Scandalously, this second man was a faculty member, the reverend Principal of the Preparatory Department. He had been sending love letters to the student. This may have been sexual harrasment, but it was the 19th century, so the faculty member's colleagues didn't fire him. Instead, they voted to banish her.
That's just some of the titillating gossip about the Connexion Of Male And Female Departments in the earliest years of the College. It's our latest installment of Delazon Smith's scurrilous pamphlet.
It appears that the word that, when used as a conjunction, is sometimes optional. A writer may decide that it belongs in a sentence. Another writer may decide it doesn't belong.
One of my college friends used that every chance that she got. I thought that her style must be a more elegant one, so for a time I emulated the way that she wrote. More recently, one of my colleagues kept misidentifying a 1996 Tom Hanks movie with a four-syllable title as That Thing That You Do! But I've heard journalists, striving for brevity, insist that that should never be used in such a manner.
However, sometimes it's necessary, lest the writer inadvertently lead the reader down a blind path.
A hockey story in yesterday's newspaper asserted, The Penguins must get the best blue-collar workers such as Max Talbot, Mark Eaton and Pascal Dupuis have to give. I had expected the sentence to turn out something like this: The Penguins must get the best blue-collar workers such as Max Talbot, Mark Eaton and Pascal Dupuis either by trading for more such players or by acquiring them on the free-agent market. But noooo. The sentence stopped making sense after Dupuis, and I had to go back to the beginning and mentally insert the missing that while reading it a second time: The Penguins must get the best that blue-collar workers such as Max Talbot, Mark Eaton and Pascal Dupuis have to give.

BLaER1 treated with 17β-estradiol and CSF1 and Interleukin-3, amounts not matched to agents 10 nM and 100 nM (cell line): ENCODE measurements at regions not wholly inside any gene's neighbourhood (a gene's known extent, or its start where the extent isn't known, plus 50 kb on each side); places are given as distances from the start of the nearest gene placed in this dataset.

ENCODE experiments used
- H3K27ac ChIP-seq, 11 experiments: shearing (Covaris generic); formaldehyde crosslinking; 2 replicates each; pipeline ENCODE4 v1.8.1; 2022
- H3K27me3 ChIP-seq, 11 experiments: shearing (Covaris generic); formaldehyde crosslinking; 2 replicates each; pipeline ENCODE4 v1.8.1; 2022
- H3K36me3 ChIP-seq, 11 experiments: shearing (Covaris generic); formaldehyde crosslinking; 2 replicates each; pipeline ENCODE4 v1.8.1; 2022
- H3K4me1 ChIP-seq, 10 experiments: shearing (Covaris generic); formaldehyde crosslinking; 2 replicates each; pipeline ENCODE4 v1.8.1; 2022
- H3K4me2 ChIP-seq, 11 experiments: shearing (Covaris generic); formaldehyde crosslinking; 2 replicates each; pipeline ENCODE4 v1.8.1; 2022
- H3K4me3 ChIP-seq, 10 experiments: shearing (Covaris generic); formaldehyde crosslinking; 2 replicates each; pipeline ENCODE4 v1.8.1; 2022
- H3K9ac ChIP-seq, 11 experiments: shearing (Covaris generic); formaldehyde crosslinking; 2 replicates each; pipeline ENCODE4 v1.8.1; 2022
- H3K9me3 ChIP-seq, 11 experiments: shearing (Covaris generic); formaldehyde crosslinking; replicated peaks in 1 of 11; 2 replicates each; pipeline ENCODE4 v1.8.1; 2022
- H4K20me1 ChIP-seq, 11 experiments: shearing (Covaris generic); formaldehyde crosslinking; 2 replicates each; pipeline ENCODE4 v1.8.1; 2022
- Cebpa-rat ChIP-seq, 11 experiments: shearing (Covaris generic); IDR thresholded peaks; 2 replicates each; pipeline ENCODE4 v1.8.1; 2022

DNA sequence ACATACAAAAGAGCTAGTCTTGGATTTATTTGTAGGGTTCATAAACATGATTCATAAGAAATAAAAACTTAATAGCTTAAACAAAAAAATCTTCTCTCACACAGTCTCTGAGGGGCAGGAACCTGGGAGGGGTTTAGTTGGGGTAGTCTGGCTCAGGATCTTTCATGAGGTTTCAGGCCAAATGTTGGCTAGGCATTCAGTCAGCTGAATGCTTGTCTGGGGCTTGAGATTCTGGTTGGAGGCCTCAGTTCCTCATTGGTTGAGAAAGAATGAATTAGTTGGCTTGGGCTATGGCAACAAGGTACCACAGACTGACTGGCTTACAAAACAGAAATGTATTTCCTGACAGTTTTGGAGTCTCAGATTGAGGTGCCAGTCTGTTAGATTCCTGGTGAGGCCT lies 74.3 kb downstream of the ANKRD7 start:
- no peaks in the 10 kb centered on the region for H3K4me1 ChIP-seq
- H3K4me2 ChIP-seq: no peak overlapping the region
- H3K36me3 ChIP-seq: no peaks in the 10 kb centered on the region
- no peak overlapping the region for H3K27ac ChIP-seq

We mustn't sacrifice clarity for brevity.
Jokes in a late-night comedians monologue typically refer, in their punch lines, to something the audience already knows. Because weve heard this fact lampooned before, we laugh on cue.
For example, from Jay Leno in 1990: You can't blame R.J. Reynolds for marketing their new cigarettes at minorities and young women. They're the only ones left. All the other groups they've targeted have died! This apparently macabre joke works only because weve already accepted that cigarette smoking is deadly.
Id like to suggest that it may be time to retire one of these much-used facts. As were constantly reminded, at the beginning of World War II Hitlers tanks stormed into France, and rather than risk the destruction of Paris by the overpowering force of the Germans, the French government surrendered. To that point all the other nations that Hitler had invaded had also given up. Nevertheless, ever since, jokes have been based on the stereotype that the French are cowardly.
In this months Funny Times, Dave Barry reviews the past year. He relates that in May 2008, Irans nuclear aspirations lead six nations to convene an emergency meeting, during which they manage, in heated negotiations, to talk France out of surrendering.